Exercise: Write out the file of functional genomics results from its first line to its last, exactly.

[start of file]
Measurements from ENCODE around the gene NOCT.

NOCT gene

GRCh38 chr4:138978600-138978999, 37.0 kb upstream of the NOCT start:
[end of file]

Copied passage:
Measurements from ENCODE around the gene NOCT.

NOCT gene

GRCh38 chr4:138978600-138978999, 37.0 kb upstream of the NOCT start: